Low-Carbon Grid

CEERT’s Low-Carbon Grid Program promotes the integration of large amounts of renewable energy on the grid by tracking and intervening in crucial proceedings at the California Independent System Operator (CAISO) and other agencies. We also seek to foster joint operating agreements between the CAISO and the state’s municipal and investor-owned utilities, and promote coordination and consolidation of the Balancing Areas in our state and region as a low-cost means of integrating renewable power. The issues are often highly technical, but have enormous impact on the price of renewable energy projects and their access to the transmission and distribution system.


Recent Developments:

 

Western Grid Integration

Although discussions on integrating the PacifiCorp transmission systems into the California Independent System Operator (CAISO) have halted, there is still a need to increase collaboration in the West for a more efficient grid that will enable decarbonization. CEERT has been working with stakeholders on incremental steps to increase regional coordination and build trust between Western entities.

CEERT Executive Director V. John White and Grid Policy Director Liz Anthony have continued to collaborate with the “Fix the Grid” campaign to develop strategies for cost-effective decarbonization of the Western Interconnection, and to educate stakeholders on key issues. Fix the Grid’s efforts are currently focused on communicating the evolving challenges of operating the grid without enhanced regional coordination, encouraging regional entities to work together on new power market products, and building momentum and consensus among stakeholders for a low-carbon regional grid operator.
 

Grid Modernization and Reform

While the wet winter has eased the drought crisis in California, it has also resulted in a “high hydro” year, with power from the state’s hydroelectric system well above normal. This, in conjunction with more installed solar and lack of progress on grid reform, has led to an acceleration of the “duck curve”: overgeneration and curtailment of renewables during the day, followed by a steep ramp to the evening peak. These developments have been an opportunity to pinpoint grid policy and operational issues that will inhibit cost-effective decarbonization. We hope to push a series of concrete “reforms,” both small and large, as soon as possible.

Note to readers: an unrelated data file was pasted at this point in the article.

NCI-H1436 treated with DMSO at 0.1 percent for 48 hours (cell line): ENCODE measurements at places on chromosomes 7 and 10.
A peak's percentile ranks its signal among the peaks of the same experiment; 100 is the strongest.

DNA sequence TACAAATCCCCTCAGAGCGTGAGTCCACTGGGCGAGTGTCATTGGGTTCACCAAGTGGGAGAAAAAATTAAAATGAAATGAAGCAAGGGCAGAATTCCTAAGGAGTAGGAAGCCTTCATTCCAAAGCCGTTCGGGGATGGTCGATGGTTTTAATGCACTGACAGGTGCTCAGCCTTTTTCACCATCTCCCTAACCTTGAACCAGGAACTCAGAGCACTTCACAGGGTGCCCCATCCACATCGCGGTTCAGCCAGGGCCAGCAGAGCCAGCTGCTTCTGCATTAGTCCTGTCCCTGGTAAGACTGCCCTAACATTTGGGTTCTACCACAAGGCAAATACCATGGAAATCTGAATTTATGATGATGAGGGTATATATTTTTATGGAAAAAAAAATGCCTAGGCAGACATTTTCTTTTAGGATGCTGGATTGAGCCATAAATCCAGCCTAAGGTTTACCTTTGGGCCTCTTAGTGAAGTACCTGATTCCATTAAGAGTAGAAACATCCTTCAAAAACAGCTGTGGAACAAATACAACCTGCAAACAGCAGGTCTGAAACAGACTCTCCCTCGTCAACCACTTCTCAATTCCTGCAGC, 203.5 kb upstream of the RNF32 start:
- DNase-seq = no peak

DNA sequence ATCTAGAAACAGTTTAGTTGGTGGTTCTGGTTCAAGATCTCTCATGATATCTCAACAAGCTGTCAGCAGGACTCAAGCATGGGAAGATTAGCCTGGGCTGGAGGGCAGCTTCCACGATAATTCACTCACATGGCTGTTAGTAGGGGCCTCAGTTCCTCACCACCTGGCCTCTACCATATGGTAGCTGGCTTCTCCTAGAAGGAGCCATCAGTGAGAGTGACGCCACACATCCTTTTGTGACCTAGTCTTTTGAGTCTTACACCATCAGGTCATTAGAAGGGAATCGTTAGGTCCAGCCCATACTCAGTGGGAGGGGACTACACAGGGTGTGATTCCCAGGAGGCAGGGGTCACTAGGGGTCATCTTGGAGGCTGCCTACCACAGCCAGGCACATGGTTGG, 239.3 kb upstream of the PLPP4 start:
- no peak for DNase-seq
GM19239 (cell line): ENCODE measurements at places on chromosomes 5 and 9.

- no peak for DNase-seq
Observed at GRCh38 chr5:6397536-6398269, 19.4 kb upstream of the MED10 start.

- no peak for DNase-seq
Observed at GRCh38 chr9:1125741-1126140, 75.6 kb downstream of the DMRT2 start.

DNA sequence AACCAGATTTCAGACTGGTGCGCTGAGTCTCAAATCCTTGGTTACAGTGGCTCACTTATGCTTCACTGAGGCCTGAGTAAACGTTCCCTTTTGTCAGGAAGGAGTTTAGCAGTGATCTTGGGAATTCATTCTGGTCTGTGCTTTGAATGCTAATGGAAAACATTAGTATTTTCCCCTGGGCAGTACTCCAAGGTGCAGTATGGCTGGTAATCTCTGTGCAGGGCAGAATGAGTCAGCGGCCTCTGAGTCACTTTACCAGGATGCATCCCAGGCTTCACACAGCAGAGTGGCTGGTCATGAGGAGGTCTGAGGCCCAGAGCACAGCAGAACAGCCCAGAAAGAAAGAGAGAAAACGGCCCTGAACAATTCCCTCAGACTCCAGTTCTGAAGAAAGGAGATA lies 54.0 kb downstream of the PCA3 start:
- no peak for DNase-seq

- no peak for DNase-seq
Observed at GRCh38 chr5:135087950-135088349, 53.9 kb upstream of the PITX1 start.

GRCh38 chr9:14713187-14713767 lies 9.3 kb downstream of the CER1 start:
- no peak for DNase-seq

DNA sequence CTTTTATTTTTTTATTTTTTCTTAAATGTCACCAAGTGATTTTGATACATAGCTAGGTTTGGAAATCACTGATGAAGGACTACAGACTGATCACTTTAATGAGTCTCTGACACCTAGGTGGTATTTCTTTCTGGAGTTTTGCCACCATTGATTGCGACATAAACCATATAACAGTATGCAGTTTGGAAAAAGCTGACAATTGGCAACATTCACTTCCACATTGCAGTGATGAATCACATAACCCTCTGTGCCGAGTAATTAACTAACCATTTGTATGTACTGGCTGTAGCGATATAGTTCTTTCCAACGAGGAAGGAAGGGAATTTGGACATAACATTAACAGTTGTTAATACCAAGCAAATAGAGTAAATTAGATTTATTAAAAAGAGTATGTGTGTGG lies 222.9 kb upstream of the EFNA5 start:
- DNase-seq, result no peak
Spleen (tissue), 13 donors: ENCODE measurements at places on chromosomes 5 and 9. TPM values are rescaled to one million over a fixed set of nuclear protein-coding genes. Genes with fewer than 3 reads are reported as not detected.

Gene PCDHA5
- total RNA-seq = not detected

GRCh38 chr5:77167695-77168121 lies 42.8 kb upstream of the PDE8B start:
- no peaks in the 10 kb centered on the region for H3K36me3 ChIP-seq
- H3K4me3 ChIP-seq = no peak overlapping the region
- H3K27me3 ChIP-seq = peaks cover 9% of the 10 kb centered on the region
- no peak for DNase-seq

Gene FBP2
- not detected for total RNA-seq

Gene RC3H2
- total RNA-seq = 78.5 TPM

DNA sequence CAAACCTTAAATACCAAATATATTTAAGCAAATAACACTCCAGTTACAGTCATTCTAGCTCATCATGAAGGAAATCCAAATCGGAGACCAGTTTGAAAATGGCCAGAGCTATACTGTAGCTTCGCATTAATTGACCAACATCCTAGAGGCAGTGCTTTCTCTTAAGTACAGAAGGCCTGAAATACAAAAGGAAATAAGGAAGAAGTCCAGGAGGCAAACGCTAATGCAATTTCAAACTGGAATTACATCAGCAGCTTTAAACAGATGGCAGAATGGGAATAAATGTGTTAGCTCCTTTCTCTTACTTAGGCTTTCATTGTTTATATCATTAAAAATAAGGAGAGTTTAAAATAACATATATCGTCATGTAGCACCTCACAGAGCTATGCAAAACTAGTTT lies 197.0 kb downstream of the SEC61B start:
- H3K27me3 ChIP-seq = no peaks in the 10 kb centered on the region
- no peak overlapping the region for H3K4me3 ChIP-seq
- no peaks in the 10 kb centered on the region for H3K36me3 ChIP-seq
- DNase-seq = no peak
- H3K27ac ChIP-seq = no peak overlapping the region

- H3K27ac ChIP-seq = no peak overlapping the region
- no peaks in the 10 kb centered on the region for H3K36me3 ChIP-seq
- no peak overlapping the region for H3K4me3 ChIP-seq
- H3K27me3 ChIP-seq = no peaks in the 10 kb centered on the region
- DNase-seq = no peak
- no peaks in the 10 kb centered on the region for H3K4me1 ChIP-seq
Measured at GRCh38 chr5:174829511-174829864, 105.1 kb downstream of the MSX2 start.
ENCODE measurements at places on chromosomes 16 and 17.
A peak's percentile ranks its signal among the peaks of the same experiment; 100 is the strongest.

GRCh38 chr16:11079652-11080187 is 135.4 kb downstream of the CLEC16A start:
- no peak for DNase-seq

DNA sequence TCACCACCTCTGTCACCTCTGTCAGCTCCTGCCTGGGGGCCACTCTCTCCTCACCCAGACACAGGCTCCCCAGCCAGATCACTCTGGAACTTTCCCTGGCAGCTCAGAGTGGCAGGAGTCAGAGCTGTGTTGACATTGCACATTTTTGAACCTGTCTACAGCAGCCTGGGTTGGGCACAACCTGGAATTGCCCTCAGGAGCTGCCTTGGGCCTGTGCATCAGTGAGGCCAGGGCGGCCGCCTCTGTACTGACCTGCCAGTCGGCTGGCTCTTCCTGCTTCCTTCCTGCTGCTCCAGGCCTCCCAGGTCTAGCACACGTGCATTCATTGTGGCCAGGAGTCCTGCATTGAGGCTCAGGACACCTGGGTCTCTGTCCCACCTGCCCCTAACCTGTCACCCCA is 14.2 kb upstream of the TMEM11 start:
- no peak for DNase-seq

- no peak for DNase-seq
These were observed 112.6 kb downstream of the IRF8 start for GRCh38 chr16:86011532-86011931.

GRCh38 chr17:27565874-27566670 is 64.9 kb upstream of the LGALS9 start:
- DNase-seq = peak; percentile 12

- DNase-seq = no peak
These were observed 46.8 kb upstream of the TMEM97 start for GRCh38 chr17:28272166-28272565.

Senior Technical Consultant Jim Caldwell and Grid Policy Director Liz Anthony have been working with colleagues from around the West to explore these issues and draft solutions that will bring about a more efficiently operated grid with high levels of renewable energy.

One identified issue is the ability of non-thermal resources to be contracted and utilized as “flexible resources.” Currently, qualifications are designed around the attributes of natural gas plants, which has led to reliance on “long-start” gas resources that must run all day, causing more renewables to be curtailed at midday. It has also led to a lack of alignment between the resources that are contracted and compensated to provide flexible capacity and those that are utilized in the wholesale energy market. This results in poor price signals and incentivizing investments in gas infrastructure rather than zero-GHG electric resources and infrastructure that are more consistent with long-term decarbonization needs.

The team is advocating for changes to “flexible resource” qualifications that would enable clean re-sources to be used based on their capabilities, and allow greater coordination with neighboring balancing authorities. CEERT is formally working on this issue at the CAISO Flexible Resource Adequacy Criteria and Must Offer Obligation (FRACMOO) stakeholder process and the California Public Utilities Commission (CPUC) Resource Adequacy proceeding. Some movement at both venues will be required for success.

Discussions with the Governor’s Office

V. John White met with Saúl Gómez, Deputy Cabinet Secretary, and with Alice Reynolds, Senior Policy Advisor to the Governor. Discussion topics included near-term opportunities to implement CAISO reform and improve grid coordination within California and with neighboring states; the need for transparent real-time GHG accounting; the availability of preferred, non-gas resources to meet local capacity reuirements in the Moorpark Area as an alternative to building the controversial Puente gas-fired power plant in Oxnard; and necessary California Public Utilities Commission actions to ensure a zero-GHG replacement strategy for the Diablo Canyon nuclear power plant.